Tue | Sep 29, 2020

No idle life on Eden Hill

Published:Thursday | January 17, 2019 | 12:00 AMPaul H. Williams/Gleaner Writer
Samuel Clemmings shows how he makes a doormat from dried banana trunk fibre.
Samuel Clemmings shows the dried banana trunk strips that he uses to make a variety of items.
Items made of dried banana trunk fibre by Samuel Clemmings of Eden Hill, St Mary.

In rural Jamaica, the land of wood, water and rock, there is so much that nature has to offer: wood, leaves, grass, fronds, barks, seeds, shells, stones, clay, and mall.

From these gifts of nature many things, such as necklaces, clothes, head wear, utensils, furniture, mats, bags, etc, can be produced. Yet, in rural Jamaica, there are also many people who are bored, unemployed and unproductive. They claim there is nothing to be done, and that is how "the thing set up".

But Samuel Clemmings, who lives on Eden Hill, Jacks River in St Mary, is not one of those people. He is not a member of the 'wha-fi-do' crew or the unproductive band. Some time ago, living chanced upon this slim-built grandfather who looks as fit as a fiddle, and he showed that he is.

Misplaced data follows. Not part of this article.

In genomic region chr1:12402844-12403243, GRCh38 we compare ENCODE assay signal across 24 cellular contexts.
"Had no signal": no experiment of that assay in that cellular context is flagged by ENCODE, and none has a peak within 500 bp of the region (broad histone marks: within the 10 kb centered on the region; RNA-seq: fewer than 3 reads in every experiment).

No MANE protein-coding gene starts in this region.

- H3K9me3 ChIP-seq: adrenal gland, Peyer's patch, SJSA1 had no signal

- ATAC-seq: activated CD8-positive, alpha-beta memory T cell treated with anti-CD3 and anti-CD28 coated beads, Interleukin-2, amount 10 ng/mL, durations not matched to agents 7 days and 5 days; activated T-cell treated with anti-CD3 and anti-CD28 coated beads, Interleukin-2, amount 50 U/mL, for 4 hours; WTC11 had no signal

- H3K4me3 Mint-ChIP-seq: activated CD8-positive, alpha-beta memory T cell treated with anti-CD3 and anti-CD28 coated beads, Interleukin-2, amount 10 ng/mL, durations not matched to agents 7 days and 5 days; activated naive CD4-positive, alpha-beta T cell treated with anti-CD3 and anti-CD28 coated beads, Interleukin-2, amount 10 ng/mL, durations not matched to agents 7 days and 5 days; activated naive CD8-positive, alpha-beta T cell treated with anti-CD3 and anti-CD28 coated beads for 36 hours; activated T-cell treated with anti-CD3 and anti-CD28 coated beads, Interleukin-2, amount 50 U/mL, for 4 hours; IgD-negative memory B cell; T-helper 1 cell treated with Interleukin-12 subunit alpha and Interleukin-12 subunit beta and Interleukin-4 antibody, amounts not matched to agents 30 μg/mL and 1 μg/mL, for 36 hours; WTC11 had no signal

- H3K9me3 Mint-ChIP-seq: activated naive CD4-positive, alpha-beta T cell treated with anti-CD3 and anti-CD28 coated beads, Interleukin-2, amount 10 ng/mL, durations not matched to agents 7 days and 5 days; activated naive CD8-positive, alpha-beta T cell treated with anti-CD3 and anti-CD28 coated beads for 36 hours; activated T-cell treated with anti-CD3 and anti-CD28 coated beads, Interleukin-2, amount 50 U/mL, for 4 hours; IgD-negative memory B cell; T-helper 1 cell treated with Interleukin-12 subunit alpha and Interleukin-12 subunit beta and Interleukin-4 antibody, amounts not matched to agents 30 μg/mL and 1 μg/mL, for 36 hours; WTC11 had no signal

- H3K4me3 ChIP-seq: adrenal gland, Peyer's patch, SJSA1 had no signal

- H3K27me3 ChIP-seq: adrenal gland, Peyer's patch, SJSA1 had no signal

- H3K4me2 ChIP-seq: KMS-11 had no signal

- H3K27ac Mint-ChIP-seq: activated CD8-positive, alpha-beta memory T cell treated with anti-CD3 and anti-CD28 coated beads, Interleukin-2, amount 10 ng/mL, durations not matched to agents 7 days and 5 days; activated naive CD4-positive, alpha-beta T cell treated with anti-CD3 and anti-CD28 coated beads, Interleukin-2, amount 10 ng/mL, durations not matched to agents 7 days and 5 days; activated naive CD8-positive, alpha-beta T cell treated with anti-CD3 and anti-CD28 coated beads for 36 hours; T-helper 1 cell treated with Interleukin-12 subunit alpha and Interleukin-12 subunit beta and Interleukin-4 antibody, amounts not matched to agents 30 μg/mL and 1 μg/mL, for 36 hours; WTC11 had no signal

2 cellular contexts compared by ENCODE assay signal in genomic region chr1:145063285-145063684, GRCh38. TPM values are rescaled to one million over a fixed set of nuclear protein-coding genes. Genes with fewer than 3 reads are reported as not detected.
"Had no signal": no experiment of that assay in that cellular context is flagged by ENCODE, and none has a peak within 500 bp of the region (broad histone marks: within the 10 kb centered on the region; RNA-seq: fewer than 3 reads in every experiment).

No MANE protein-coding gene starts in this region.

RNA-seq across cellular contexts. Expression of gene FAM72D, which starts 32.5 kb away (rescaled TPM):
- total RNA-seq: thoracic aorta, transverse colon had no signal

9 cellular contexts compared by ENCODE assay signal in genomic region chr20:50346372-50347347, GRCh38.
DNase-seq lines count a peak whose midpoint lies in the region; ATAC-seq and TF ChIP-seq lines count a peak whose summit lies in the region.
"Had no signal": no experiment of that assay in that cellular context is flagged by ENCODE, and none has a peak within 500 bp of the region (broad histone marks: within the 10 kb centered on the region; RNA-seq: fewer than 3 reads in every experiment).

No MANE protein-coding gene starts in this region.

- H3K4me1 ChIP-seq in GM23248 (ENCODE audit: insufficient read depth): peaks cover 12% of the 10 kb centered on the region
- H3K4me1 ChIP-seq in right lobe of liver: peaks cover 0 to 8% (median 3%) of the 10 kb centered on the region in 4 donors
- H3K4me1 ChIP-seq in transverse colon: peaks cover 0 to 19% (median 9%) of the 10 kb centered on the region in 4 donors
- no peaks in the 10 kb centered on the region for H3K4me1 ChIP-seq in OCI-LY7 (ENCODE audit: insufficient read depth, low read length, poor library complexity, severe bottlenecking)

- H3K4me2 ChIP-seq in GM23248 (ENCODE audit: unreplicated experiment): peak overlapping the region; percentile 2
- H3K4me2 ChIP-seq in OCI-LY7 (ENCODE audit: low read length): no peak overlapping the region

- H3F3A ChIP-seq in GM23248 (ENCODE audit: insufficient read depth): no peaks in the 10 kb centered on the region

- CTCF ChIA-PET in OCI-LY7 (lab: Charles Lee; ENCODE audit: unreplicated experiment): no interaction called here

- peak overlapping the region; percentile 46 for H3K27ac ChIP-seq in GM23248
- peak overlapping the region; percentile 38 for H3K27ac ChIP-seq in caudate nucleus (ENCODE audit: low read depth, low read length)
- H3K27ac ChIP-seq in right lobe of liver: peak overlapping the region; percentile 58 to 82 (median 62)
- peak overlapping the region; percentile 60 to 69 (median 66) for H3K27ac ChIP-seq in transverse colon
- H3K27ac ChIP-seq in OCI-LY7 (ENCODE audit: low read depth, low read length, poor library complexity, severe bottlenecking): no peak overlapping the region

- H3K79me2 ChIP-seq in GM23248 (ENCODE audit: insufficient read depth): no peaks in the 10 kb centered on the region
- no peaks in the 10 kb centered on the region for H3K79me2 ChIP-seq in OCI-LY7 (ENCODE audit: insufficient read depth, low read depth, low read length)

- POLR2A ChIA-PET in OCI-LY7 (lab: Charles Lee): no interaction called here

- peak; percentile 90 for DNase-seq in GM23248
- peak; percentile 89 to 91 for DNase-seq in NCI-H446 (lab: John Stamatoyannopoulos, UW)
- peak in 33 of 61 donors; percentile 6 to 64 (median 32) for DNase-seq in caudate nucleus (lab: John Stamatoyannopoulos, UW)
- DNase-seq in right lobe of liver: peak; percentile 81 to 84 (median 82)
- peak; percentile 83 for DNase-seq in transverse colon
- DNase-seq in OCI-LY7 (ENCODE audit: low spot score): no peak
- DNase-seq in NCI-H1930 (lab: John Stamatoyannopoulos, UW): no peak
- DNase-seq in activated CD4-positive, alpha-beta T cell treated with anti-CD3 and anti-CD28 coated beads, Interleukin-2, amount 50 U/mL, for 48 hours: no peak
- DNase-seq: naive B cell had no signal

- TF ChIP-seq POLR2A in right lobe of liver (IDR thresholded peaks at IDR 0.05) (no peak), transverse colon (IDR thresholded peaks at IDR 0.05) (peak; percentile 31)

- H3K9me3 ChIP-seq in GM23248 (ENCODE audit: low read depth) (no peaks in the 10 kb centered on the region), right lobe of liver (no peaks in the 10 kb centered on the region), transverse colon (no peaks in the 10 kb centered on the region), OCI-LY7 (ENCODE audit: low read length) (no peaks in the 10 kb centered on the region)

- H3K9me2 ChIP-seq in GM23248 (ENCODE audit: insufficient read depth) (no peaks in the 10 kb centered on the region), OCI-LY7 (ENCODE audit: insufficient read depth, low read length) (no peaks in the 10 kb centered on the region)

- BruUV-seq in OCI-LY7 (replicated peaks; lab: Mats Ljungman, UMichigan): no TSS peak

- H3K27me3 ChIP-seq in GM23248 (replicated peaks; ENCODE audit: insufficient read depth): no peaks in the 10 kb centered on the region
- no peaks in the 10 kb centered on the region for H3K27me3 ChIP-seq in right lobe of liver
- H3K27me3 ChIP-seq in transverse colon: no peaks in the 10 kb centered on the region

He makes items from dried banana tree trunk fibre. Not known to many people, the banana trunk is made of several layers of fibre from the outside to the core. These layers can be separated easily.

In Clemmings' yard, there was already a pile of dried strips which he was going to use to make some items. But, to show how it is done, he fetched a thick banana trunk. With a sharp machete, he splits the trunk into several big pieces. These pieces were sliced into narrow strips, which were put out to dry.

Usually, drying involves the total removal of the moisture from the strips. After that process is complete, the strips are braided. They are then assembled to create the items, which are put together by cord with a needle that Samuels made from the spoke of an umbrella.